reverberate

verb
re·​ver·​ber·​ate | \ ri-ˈvər-bə-ˌrāt How to pronounce reverberate (audio) \
reverberated; reverberating

Definition of reverberate

 (Entry 1 of 2)

intransitive verb

1a : to become driven back
b : to become reflected
2 : to continue in or as if in a series of echoes : resound a historic event that still reverberates today

reverberate

adjective
re·​ver·​ber·​ate | \ ri-ˈvər-b(ə-)rət How to pronounce reverberate (audio) \

Definition of reverberate (Entry 2 of 2)

Synonyms for reverberate

Synonyms: Verb

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The letter sequence "v-e-r-b" in reverberate might make you think at first of such word-related brethren as proverb, verbal, and verbose, all of which derive from the Latin noun verbum, meaning "word." In fact, reverberate comes from a much different source: the Latin verb verberare, meaning "to whip, beat, or lash," which is related to the noun verber, meaning "rod." Reverberate entered the English language in the 15th century, and one of its early meanings was "to beat, drive, or cast back." By the early 1600s, it began to appear in contexts associated with sound that repeats or returns the way an echo does.

Examples of reverberate in a Sentence

Verb the sound of thunder reverberated from one end of the mountain pass to the other
Recent Examples on the Web: Verb Whether Biden’s trip will reverberate with Latino voters the Democrats are struggling to hold onto in the midterm elections remains to be seen. Jada Yuan, Washington Post, 18 May 2022 Chiney Ogwumike does means, and will reverberate in the years to come. Howard Megdal, Forbes, 6 May 2022 Those steps would deal a serious blow to Moscow's oil exports that could reverberate far beyond Europe. Democrat-gazette Staff From Wire Reports, Arkansas Online, 5 May 2022 The consequences of that day continue to reverberate. Taylor Romine And Michelle Watson, CNN, 4 May 2022 Palen has worked with a team of researchers to study how Trump used Twitter and track the way his tweets would reverberate and touch nearly every way information was consumed on the Internet. Brian Bennett, Time, 26 Apr. 2022 Even after the election is over, the deep fissures laid bare by the campaign will continue to reverberate outside France’s borders. Los Angeles Times, 22 Apr. 2022 Echoes of Clark’s death continue to reverberate through Sacramento, and they were heard this week as residents struggled to understand why gun violence continues to plague an otherwise quiet city. NBC News, 8 Apr. 2022 Policymakers are also concerned that the turmoil could reverberate more broadly. Nicole Goodkind, CNN, 18 Apr. 2022 See More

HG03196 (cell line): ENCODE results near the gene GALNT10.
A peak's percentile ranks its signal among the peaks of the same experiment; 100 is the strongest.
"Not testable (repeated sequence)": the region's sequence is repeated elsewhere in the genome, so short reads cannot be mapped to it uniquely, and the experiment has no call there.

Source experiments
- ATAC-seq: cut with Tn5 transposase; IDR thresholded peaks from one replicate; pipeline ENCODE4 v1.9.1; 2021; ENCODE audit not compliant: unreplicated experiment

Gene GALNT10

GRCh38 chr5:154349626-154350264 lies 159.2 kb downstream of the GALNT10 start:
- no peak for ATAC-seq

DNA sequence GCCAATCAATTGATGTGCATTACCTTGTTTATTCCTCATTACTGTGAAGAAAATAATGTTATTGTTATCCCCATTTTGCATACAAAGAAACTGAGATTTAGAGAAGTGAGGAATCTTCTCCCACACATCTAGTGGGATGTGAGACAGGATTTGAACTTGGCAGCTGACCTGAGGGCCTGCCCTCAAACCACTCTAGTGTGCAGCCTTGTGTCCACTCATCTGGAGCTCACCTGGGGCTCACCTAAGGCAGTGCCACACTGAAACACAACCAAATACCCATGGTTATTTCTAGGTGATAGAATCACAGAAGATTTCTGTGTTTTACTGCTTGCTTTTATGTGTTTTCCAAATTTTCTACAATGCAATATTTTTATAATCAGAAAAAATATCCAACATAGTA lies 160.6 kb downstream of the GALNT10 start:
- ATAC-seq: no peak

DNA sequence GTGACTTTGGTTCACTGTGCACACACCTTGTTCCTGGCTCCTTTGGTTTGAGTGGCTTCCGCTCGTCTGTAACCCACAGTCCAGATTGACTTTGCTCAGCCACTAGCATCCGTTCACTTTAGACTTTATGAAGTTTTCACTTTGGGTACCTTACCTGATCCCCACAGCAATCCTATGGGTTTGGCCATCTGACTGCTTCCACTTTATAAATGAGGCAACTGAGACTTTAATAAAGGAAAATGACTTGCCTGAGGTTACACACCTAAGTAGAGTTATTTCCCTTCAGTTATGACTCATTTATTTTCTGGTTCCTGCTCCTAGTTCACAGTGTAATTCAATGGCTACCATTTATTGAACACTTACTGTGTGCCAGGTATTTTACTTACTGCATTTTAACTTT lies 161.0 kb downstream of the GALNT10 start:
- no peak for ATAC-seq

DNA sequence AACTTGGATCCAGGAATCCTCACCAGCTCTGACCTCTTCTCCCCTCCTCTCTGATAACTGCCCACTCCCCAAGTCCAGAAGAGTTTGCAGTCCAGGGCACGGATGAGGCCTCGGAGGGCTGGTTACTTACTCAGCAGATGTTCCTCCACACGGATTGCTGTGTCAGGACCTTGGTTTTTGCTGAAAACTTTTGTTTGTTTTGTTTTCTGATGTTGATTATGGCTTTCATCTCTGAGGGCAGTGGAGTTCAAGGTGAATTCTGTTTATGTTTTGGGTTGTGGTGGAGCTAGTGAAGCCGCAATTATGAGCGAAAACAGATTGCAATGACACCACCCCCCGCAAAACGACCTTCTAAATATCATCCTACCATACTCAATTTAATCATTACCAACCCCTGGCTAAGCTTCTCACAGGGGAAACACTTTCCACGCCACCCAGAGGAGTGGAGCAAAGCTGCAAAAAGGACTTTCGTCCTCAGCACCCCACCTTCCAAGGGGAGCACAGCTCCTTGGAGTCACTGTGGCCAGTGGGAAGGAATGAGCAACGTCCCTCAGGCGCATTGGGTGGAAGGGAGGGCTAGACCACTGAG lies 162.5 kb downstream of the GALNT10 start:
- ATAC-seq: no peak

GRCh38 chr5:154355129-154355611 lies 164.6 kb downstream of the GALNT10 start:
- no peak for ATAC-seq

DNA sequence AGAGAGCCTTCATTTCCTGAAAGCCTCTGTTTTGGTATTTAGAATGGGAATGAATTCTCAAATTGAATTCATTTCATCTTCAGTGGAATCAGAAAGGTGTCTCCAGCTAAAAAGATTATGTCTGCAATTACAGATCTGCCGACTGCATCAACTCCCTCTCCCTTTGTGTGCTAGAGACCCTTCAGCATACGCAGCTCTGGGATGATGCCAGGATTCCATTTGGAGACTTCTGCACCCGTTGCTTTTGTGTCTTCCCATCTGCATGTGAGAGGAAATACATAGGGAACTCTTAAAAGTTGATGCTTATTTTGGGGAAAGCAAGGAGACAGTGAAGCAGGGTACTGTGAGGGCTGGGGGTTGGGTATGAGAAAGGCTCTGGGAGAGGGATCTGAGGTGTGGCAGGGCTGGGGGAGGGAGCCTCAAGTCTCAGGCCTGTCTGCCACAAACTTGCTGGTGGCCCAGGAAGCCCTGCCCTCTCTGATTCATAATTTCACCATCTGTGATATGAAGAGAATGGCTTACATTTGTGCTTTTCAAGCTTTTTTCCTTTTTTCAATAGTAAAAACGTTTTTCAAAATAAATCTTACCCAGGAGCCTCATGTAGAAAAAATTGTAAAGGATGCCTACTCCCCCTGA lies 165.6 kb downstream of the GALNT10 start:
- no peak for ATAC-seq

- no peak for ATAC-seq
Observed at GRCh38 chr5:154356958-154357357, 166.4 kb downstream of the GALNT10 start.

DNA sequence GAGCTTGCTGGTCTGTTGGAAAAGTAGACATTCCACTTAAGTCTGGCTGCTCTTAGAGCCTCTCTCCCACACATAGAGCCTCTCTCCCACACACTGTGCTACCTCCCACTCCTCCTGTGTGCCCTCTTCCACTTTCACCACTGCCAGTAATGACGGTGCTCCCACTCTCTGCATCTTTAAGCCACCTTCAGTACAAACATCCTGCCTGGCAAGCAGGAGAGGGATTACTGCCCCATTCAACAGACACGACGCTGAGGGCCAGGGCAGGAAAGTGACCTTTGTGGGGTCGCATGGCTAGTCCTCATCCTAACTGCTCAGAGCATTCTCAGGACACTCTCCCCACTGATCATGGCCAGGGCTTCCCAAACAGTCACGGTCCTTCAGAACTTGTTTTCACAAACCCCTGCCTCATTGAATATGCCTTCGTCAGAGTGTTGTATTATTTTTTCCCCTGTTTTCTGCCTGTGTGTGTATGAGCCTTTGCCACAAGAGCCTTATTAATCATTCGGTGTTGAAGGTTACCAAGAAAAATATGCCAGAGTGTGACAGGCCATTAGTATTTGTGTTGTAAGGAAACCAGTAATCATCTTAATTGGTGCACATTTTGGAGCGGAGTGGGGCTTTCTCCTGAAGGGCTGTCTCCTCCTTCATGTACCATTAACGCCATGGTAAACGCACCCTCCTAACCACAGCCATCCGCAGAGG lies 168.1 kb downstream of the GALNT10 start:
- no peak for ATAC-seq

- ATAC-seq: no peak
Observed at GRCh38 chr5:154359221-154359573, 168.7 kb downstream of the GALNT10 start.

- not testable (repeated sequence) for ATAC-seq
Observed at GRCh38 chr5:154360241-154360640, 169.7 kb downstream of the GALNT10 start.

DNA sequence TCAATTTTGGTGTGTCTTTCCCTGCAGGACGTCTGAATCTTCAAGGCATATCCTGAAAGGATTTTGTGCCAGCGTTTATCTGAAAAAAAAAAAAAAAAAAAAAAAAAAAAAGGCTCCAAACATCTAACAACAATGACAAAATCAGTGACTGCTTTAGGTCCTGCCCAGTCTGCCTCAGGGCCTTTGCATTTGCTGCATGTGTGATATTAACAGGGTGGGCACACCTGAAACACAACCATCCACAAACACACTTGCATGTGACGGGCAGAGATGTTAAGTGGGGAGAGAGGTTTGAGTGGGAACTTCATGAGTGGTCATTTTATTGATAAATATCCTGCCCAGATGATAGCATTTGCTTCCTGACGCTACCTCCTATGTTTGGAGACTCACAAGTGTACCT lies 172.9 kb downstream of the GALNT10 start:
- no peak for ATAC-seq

These example sentences are selected automatically from various online news sources to reflect current usage of the word 'reverberate.' Views expressed in the examples do not represent the opinion of Merriam-Webster or its editors. Send us feedback.

First Known Use of reverberate

Verb

15th century, in the meaning defined at transitive sense 1

Adjective

1603, in the meaning defined above

History and Etymology for reverberate

Verb

Latin reverberatus, past participle of reverberare, from re- + verberare to lash, from verber rod — more at vervain

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The first known use of reverberate was in the 15th century

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Dictionary Entries Near reverberate

reverberant

reverberate

reverberation

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Last Updated

21 May 2022

Cite this Entry

“Reverberate.” Merriam-Webster.com Dictionary, Merriam-Webster, https://www.merriam-webster.com/dictionary/reverberate. Accessed 26 May. 2022.

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More Definitions for reverberate

reverberate

verb
re·​ver·​ber·​ate | \ ri-ˈvər-bə-ˌrāt How to pronounce reverberate (audio) \
reverberated; reverberating

Kids Definition of reverberate

: to continue in or as if in a series of echoes My voice reverberated throughout the room.

More from Merriam-Webster on reverberate

Nglish: Translation of reverberate for Spanish Speakers

Britannica English: Translation of reverberate for Arabic Speakers

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